Zone Vs. Addressable Fire Alarm Systems

Zoned vs Addressable Fire Alarm SystemsIf you were to talk about building zones, you should know that they’re not determined by where wires are run for the fire alarm system. Actually, they’re determined by the building’s separations when it comes to fire-control and smoke-control.

Basically, a fire zone is a specific area of a building and each zone is separated by fire walls and fire doors. Sometimes an entire building is a “single zone,” especially if it’s small. Bigger buildings, though, have to be divided up with multiple zones.

Conventional Range Vs Addressable Range

There are two types of fire systems– conventional range (zoned) and addressable range. What do they have in common? They both link devices such as call points and fire detectors to a main control panel. What’s the main difference? An addressable fire system allows a person to pinpoint exactly which device has been activated. When a fire is detected, the device’s “address” is highlighted on the main control panel. This comes in handy especially when people are in the building and they need to know what area to avoid while evacuating the building. With a conventional system, authorities only know that a particular zone’s device has been activated.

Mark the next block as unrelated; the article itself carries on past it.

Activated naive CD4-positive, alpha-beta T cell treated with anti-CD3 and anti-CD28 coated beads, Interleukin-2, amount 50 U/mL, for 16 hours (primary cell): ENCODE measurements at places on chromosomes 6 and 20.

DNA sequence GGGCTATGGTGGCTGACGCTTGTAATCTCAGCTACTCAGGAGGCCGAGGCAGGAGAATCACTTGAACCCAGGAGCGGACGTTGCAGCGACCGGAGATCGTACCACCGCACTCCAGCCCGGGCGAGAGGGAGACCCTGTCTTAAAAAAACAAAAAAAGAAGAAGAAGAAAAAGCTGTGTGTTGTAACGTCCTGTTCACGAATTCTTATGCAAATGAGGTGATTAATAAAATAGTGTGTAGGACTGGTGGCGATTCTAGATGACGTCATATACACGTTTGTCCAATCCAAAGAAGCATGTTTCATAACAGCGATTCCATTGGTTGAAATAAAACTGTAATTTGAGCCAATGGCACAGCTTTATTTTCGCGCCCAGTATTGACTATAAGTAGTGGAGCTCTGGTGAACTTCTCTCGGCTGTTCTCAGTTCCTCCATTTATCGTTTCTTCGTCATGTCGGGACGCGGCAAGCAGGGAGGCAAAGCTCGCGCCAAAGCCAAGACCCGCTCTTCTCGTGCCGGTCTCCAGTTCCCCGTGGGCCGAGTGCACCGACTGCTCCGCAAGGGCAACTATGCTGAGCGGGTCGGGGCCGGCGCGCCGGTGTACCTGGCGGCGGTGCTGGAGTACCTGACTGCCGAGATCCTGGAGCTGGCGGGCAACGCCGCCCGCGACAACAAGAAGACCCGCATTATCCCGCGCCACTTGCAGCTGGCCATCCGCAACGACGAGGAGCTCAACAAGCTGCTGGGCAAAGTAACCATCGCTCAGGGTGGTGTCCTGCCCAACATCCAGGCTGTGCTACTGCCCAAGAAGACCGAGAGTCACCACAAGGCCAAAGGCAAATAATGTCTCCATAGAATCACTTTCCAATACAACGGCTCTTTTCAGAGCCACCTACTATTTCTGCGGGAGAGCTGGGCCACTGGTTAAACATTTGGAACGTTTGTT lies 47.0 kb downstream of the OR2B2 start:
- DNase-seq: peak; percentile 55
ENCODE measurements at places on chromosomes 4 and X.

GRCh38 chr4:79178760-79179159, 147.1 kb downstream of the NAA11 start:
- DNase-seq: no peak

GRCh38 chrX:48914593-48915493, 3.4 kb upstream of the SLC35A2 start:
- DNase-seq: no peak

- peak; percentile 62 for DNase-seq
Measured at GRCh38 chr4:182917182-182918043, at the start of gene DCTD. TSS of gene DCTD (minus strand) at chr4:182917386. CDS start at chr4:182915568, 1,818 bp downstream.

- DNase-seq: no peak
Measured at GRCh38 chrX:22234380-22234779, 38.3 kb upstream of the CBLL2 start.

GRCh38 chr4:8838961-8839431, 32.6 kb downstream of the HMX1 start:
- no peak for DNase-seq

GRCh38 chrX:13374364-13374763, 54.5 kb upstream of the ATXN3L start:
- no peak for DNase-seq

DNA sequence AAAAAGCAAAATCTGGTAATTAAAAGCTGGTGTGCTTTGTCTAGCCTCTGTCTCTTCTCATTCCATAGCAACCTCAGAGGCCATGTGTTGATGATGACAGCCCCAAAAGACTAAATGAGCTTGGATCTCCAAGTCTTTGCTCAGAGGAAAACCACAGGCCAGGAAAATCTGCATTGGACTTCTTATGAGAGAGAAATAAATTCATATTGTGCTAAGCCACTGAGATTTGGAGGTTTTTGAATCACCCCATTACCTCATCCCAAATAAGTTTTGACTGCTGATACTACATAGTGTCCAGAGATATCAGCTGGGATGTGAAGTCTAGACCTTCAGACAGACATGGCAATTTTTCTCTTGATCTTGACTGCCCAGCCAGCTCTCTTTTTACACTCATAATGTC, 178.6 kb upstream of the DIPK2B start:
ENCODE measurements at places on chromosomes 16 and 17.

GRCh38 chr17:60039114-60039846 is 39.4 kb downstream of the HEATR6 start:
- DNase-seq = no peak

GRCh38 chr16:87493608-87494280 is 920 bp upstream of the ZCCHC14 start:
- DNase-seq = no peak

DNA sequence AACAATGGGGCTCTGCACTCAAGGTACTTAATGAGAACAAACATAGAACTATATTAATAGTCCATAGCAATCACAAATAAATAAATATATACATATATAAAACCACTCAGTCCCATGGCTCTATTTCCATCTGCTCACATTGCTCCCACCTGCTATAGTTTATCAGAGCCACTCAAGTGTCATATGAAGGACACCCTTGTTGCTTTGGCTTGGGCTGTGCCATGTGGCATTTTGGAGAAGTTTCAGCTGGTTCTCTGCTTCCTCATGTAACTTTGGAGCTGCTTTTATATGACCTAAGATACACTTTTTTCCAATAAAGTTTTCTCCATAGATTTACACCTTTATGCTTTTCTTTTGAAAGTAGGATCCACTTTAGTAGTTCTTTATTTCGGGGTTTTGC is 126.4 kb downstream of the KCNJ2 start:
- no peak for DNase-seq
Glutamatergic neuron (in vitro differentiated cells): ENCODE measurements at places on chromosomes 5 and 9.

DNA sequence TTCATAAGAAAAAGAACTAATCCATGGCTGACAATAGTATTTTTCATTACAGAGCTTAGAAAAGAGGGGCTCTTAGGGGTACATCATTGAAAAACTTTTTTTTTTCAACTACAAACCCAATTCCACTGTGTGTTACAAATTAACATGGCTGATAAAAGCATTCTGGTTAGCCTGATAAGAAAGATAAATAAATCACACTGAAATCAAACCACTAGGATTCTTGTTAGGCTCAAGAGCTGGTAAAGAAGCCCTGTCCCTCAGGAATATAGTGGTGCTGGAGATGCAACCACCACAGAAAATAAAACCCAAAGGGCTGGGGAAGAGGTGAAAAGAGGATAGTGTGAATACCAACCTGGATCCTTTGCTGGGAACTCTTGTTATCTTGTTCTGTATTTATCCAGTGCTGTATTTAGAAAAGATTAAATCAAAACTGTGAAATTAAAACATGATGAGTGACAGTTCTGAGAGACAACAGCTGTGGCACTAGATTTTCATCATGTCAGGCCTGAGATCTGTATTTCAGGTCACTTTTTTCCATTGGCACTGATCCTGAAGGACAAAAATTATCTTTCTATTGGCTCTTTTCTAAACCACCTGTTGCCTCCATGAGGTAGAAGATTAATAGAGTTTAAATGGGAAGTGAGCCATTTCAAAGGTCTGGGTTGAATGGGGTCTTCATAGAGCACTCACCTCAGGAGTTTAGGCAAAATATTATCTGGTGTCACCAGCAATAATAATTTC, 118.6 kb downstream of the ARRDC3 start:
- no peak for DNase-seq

Addressable Systems

Addressable systems allow for the monitoring and/or control of things like fire doors, sprinkler valves and other things. Addressable panels can be networked together which allows large sites to be monitored easily from a central point/security room.

Conventional Systems

Conventional systems have each detection zone connected to the control panel via a pair of wires. Addressable systems use loop wiring, whereas the cable is wired from the panel and returns to the panel. One cable with two wires connects all devices to the control panel. By the way– each device has an individual ID so it can be located easily as well as programmed.

Conventional systems cost less to buy but are more expensive to install because each zone needs its own cable (thus more cable is required). Addressable systems typically use one cable loop connecting up to 250 devices.

Finally, know this: the addressable system communicates to all of its detectors at all times whereas the conventional system lays idle. It only operates when a fire detector senses a fire.

If you’re need reliable fire alarm parts for your commercial fire alarm system, check out the extensive inventory at Life Safety Consultants.

Leave a Reply

  • (will not be published)